Next-gen consoles need to be 'huge and fundamentally new' says Epic Games

3 min read


Are Microsoft and Sony getting ready to release new consoles this year or not? That’s the main question on everybody’s mind at the moment, as reports begin to surface about the two gaming giants prepping successors to their existing consoles, no doubt as a response to the 2011 announcement by Nintendo regarding their next-gen device, the police siren onomatopoeia Wii U.

Epic Games, who know a thing or two about crafting excellent games with stunning visuals, recently spoke about the push for the next big video game console generation, with their Technical head Tim Sweeney saying that such devices will need to be “huge and fundamentally new” before such a jump can even be considered.

Sweeney described the current long-lived state of consoles a “mixed blessing”, as it becomes “harder to generate excitement from the same hardware”. “We have been able to ship three Gears of War games on the same generation of hardware, each one with dramatic improvements over the last and a two to three-year development cycle,” Sweeney said to Venturebeat.

So it’s been a very good thing for a game business today. With each new title, there is a bigger and bigger Xbox 360 installed base of users, so the games can sell more.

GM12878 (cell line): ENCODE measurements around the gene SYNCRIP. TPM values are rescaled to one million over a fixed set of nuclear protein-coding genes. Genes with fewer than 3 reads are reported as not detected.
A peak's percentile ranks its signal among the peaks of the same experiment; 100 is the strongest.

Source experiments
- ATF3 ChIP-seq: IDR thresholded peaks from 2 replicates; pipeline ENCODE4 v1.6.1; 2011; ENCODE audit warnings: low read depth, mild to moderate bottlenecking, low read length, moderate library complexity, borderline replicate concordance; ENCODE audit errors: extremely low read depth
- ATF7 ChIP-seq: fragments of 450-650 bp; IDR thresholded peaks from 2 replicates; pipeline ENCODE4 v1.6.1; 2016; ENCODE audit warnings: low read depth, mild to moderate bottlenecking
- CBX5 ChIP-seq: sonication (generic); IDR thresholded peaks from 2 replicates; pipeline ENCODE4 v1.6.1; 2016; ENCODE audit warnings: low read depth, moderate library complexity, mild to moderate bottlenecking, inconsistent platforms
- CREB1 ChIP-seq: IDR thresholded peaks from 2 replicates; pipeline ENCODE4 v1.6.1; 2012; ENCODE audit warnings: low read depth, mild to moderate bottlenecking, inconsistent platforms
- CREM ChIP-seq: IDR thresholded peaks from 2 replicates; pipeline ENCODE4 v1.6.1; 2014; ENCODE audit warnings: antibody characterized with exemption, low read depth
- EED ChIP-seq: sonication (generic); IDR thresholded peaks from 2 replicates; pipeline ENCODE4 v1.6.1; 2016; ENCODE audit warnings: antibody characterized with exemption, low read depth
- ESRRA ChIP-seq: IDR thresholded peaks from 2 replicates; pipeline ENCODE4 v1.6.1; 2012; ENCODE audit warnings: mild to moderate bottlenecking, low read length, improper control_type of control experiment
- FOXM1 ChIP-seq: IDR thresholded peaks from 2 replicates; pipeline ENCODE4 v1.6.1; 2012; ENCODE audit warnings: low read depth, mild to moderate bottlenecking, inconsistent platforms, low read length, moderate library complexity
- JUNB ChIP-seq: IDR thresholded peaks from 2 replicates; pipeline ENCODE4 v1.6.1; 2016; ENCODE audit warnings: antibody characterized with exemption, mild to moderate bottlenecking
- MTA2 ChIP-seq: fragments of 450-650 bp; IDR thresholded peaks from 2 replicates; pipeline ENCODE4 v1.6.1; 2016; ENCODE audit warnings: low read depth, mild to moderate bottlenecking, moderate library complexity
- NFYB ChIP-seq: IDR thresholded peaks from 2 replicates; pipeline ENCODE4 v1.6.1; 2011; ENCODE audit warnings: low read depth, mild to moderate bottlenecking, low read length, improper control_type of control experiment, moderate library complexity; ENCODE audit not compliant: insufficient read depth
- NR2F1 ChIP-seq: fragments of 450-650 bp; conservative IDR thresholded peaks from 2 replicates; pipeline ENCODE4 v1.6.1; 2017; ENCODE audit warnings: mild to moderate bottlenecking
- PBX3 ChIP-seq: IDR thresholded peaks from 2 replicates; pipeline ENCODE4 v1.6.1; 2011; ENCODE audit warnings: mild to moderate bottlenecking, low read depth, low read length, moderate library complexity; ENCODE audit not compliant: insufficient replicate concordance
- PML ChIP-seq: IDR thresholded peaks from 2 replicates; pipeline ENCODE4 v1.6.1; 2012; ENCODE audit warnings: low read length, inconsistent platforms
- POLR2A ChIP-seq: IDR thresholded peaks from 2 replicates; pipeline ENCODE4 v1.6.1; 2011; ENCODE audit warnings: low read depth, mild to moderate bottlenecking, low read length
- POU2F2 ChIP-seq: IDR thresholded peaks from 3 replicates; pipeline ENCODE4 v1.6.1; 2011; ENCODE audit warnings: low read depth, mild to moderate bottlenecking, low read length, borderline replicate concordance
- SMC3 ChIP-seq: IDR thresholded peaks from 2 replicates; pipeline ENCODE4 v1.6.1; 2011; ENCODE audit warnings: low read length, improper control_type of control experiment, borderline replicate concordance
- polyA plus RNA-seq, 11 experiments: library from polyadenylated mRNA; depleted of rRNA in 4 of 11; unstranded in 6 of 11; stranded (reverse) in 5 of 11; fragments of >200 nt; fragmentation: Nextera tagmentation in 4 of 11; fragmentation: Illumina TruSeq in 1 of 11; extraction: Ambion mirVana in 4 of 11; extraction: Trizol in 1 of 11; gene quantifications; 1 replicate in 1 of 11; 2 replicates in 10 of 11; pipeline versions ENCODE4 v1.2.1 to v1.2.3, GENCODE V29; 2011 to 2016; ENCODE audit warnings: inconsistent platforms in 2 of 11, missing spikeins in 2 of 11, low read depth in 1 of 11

On the other hand, it gets harder to generate the same excitement from the same hardware. That is when the new hardware is justified. But then you reset the installed base to zero and it’s a lot harder to sell a lot of games again.

So you should only replace the hardware when you can make a dramatic leap in quality, not just 2X or 3X. It has to be huge and fundamentally new.

Having some pull within the Xbox division, Epic even convinced Microsoft to add more RAM into the console during its development, something that cost an extra “$1 billion” Sweeny says.

“They put in extra memory and that is one of the reasons we were able to make Gears of War look so compelling,” he explained. “Without that extra memory, we would have far less space for details.”

“That decision cost Microsoft about $1 billion, but you can say that it paid off big time. They would not have succeeded to the extent they have today if they had not done that.”

While its doubtful that a new console from either side will ship this year, the possibilities for games to finally breach that uncanny valley syndrome is present. Don’t believe me?

Then check out this video that Epic put together where they supercharged the Unreal Engine and pushed PC resources to the max in order to create something that showed off that possible future.

Last Updated: January 31, 2012

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